Maestro Davis used the forced shutdown of the pandemic to pursue a different colossal endeavor: an original translation of Virgil’s Aeneid from Latin into English. “I must say straight away that I do not consider myself a poet,” he commented at the time. “But as I guided myself laboriously through the opening pages I realised I was making music. The manipulation of sonorities and rhythms and the search for ways of bringing to life the vividness of Virgil’s imagery and at times his great emotional power struck me as remarkably similar to the search that I have been engaged in all my life on the podium.” Maestro Davis completed the translation in 2021. 


Maestro Davis loved collaborating with young musicians. During his tenure in Toronto, he worked with the Toronto Symphony Youth Orchestra regularly. He provided the impetus for the founding of the Toronto Children’s Chorus when he asked Jean Ashworth Bartle to create a children’s chorus to perform regularly in the TSO’s season performances. The TCC premiered Maestro Davis’s own compositions Chansons Innocentes (1984) for children’s chorus and orchestra and Alice (2003), settings of Lewis Carroll for mezzo-soprano, tenor, and children’s chorus. Maestro Davis often worked with the Ensemble of The Patrick G. and Shirley W. Ryan Opera Center at Lyric Opera of Chicago.

As a musician and conductor, Maestro Davis was a generalist for his entire career, and eschewed early advice from Thurston Dart to specialize in a period music, as many of his fellow students of the era at Cambridge did. His tastes and interests were always varied and eclectic – and he was equally intrigued in early music and period performance, as he was by the compositions by his contemporaries. Following in the tradition of English forebears he made a new orchestration version of Handel’s Messiah – which he recorded with the Toronto Symphony Orchestra and was his last public appearance in December with the Chicago Symphony Orchestra. At his death he was working on orchestrating some of J.S. Bach’s organ music.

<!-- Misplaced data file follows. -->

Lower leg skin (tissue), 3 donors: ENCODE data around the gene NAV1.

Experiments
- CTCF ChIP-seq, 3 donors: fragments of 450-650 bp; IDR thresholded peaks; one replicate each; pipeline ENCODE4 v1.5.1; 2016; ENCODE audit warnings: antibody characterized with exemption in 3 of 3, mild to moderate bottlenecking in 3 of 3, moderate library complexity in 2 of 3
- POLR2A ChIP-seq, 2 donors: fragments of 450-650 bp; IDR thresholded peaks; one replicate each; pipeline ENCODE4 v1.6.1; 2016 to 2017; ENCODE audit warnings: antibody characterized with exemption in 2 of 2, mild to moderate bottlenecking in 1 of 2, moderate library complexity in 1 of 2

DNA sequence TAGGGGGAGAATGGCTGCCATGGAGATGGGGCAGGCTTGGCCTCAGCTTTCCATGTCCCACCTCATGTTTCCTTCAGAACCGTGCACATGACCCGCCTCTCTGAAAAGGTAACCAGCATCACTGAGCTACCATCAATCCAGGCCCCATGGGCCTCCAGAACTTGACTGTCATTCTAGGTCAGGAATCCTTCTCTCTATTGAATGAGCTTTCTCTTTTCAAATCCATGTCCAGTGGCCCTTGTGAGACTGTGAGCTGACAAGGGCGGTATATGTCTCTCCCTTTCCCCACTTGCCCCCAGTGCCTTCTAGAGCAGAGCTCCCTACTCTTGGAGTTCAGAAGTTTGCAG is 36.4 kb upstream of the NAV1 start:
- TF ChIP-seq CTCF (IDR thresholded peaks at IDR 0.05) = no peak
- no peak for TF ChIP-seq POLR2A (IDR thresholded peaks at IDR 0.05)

Maestro Davis’s mastery of diverse repertoire is evident in his vast and award-winning discography. Recent recordings include Tippett’s A Child of Our Time with the BBC Symphony Orchestra and Chorus, to be released in May 2024; and Stravinsky’s Violin Concerto with James Ehnes and the BBC Philharmonic. Maestro Davis’s recording of Berg’s Violin Concerto/Three Pieces for Orchestra, also with the BBC Symphony Orchestra, includes his orchestrations of Piano Sonata, Op. 1 and Passacaglia. Other titles include the works of Berlioz, Bliss, Elgar (winner of the 2018 Diapason d’Or de l’Année - Musique Symphonique), Finzi, Goossens, Grainger, Delius, Ives, Holst, Handel (nominated for a GRAMMY in 2018 for Best Choral Performance), Massenet (winner of the 2021 JUNO Award for Best Classical Album: Vocal or Choral), Mendelssohn, Stravinsky, Strauss, Vine (winner of the 2022 ARIA Award for Best Classical Album), and York Bowen (nominated for a GRAMMY in 2012 for Best Orchestral Performance). His internationally acclaimed recordings with the BBC Symphony Orchestra and Chorus celebrating British composers from Teldec’s “The British Line” series was released as a sixteen-CD retrospective collection by Warner Classics. Maestro Davis recorded for Chandos Records, where he was an exclusive artist since 2009.

In 1992, Maestro Davis was created a Commander of the British Empire, and in 1999 he was designated a Knight Bachelor in the New Year Honours List. He was awarded an honorary doctorate by Knox College in Galesburg, Illinois. He was the President of the Ralph Vaughan Williams Society and Vice-President of the Elgar Society.

Born in 1944, Maestro Davis was the son of Florence Joyce Badminton and Robert James Davis. He is preceded in death by his wife, Gianna Rolandi Davis, and is survived by their son Edward Frazier Davis (Gabi O’Grady Sutton), sister Jill Atkins (David), brothers Martin Davis (Beverly) and Tim Davis (Caroline), cousin Margaret Badminton, brother-in-law Walter Rolandi (Linda), and numerous nieces, nephews, grand-nieces, and grand-nephews.

Services will be private. In lieu of flowers, the family requests memorial contributions may be made to The Patrick G. and Shirley W. Ryan Opera Center and King’s College, Cambridge.

Statement from Lyric Opera of Chicago

Statement from Melbourne Symphony Orchestra

Statement from Toronto Symphony Orchestra

Statement from Glyndebourne Festival Opera

Statement from Chicago Symphony Orchestra

Statement from Metropolitan Opera